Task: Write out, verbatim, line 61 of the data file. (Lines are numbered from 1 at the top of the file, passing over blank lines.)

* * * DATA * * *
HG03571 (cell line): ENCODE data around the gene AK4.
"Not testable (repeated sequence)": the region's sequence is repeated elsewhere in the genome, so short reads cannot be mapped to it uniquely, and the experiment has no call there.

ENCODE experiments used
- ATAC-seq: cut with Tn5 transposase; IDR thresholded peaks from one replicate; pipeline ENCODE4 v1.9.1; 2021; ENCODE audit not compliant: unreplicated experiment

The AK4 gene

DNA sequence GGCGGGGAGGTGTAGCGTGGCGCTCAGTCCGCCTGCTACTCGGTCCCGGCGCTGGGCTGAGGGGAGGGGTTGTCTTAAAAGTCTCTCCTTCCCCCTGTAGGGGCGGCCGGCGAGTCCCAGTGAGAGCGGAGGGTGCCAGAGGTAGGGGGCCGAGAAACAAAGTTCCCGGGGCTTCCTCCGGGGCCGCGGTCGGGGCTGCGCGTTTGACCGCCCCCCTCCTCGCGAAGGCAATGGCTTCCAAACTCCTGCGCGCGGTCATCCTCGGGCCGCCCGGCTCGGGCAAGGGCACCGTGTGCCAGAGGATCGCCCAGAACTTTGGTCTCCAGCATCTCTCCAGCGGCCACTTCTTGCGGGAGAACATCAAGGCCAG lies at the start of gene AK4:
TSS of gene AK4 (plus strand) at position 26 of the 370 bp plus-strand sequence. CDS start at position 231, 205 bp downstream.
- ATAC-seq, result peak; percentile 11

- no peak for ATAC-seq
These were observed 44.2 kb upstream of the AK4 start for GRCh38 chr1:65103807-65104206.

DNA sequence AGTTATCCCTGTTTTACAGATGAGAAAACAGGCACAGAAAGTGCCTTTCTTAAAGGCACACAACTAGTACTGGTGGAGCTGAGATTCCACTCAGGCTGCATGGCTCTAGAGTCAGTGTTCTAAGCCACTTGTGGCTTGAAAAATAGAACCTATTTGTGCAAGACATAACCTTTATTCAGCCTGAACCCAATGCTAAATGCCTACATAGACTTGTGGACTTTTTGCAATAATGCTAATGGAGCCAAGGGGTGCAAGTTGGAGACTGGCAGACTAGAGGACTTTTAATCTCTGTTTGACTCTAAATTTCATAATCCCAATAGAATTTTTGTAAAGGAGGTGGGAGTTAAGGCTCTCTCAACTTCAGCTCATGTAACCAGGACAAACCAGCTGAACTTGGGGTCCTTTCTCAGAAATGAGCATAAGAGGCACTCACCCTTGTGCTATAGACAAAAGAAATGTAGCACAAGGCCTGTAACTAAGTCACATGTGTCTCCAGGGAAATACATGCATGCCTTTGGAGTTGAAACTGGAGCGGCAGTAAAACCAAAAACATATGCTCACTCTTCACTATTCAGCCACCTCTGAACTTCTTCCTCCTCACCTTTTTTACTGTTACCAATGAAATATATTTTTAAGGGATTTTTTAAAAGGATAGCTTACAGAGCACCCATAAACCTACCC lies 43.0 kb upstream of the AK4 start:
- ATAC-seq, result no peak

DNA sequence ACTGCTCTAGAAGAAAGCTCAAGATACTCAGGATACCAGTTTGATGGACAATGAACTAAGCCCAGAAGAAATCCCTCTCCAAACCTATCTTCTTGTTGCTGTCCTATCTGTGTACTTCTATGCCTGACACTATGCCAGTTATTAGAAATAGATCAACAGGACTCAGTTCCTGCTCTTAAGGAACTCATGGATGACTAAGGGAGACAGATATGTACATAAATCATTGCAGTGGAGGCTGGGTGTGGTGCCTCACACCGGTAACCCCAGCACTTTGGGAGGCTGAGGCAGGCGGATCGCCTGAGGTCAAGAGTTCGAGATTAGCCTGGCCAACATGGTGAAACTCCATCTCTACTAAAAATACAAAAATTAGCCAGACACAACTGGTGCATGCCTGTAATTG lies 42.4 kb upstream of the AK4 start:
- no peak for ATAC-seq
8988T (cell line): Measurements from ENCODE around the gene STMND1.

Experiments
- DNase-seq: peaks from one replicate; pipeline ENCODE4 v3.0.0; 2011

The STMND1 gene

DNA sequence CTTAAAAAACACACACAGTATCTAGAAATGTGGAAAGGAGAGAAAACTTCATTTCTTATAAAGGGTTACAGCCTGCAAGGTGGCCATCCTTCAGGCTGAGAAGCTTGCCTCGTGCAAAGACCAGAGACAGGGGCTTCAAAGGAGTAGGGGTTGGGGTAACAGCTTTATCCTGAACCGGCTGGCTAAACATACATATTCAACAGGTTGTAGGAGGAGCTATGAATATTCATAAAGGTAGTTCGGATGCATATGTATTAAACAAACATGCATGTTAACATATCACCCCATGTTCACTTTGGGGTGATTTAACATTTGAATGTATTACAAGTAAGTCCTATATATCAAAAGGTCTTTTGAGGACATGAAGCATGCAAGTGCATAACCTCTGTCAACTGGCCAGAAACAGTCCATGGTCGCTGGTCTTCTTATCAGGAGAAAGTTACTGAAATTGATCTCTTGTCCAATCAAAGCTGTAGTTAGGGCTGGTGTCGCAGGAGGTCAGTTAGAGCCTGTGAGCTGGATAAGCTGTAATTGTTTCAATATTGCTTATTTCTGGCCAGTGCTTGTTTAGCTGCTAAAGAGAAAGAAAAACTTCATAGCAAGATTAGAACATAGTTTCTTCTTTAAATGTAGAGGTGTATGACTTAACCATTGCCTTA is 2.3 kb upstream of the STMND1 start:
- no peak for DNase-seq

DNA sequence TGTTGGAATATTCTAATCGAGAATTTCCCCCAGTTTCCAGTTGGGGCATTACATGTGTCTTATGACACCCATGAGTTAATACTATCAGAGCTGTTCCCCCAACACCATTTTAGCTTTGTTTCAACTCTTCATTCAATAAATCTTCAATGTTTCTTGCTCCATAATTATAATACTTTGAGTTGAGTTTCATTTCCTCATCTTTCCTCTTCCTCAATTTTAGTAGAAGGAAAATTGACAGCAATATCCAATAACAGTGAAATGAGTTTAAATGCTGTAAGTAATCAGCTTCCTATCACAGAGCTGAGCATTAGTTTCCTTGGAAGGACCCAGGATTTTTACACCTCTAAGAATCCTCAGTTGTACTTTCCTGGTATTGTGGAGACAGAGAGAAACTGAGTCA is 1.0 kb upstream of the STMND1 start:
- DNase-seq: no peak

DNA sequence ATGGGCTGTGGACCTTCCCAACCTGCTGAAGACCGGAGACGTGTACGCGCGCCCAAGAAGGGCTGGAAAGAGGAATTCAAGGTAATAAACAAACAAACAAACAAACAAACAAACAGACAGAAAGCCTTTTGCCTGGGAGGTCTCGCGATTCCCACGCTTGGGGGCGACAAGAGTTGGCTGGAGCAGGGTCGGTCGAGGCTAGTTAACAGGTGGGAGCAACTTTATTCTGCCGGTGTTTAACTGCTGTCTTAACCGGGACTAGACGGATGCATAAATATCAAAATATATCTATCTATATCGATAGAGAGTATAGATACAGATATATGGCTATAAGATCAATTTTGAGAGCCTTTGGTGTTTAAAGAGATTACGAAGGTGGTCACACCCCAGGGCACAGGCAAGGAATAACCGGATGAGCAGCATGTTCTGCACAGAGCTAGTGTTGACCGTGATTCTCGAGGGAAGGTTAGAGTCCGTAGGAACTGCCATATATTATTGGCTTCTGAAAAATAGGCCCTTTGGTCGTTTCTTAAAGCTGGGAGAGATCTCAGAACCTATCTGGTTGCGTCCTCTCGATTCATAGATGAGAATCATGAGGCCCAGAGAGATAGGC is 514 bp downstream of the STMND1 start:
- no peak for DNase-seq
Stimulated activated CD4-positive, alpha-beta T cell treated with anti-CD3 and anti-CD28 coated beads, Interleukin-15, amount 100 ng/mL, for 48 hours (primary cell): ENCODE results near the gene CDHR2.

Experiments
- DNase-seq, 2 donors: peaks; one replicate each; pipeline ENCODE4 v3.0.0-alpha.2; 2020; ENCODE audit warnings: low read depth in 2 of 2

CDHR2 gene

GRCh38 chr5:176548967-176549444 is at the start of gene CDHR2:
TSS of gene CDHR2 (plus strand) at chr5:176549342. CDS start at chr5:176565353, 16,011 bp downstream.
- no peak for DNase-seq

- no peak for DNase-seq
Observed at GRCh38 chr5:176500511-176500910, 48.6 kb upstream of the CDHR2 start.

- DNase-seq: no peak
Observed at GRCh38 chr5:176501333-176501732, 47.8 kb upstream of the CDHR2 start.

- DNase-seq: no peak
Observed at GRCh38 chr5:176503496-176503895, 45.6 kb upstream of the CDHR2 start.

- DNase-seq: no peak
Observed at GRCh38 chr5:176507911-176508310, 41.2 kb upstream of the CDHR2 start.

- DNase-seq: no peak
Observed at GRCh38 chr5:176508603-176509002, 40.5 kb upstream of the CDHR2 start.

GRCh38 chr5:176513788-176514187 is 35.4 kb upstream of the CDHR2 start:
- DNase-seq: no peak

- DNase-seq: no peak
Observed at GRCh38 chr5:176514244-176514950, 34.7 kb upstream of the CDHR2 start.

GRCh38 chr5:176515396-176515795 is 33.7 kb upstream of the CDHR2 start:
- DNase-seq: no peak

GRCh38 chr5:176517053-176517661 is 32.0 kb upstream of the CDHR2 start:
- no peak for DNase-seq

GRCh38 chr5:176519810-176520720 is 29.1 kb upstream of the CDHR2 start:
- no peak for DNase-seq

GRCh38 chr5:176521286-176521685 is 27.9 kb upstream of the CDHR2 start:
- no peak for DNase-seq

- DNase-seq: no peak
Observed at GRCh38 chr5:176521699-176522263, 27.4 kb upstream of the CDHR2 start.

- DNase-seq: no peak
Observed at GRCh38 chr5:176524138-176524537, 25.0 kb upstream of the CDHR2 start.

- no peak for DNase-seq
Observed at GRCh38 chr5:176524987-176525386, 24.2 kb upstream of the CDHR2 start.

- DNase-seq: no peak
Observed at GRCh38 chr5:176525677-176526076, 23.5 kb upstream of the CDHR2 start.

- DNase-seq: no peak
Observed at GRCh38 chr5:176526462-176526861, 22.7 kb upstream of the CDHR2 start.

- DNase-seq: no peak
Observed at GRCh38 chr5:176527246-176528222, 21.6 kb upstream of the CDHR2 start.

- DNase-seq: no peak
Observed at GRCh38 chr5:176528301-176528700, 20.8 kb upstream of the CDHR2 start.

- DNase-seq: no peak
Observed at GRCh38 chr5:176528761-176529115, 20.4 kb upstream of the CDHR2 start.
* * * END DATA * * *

Observed at GRCh38 chr5:176525677-176526076, 23.5 kb upstream of the CDHR2 start.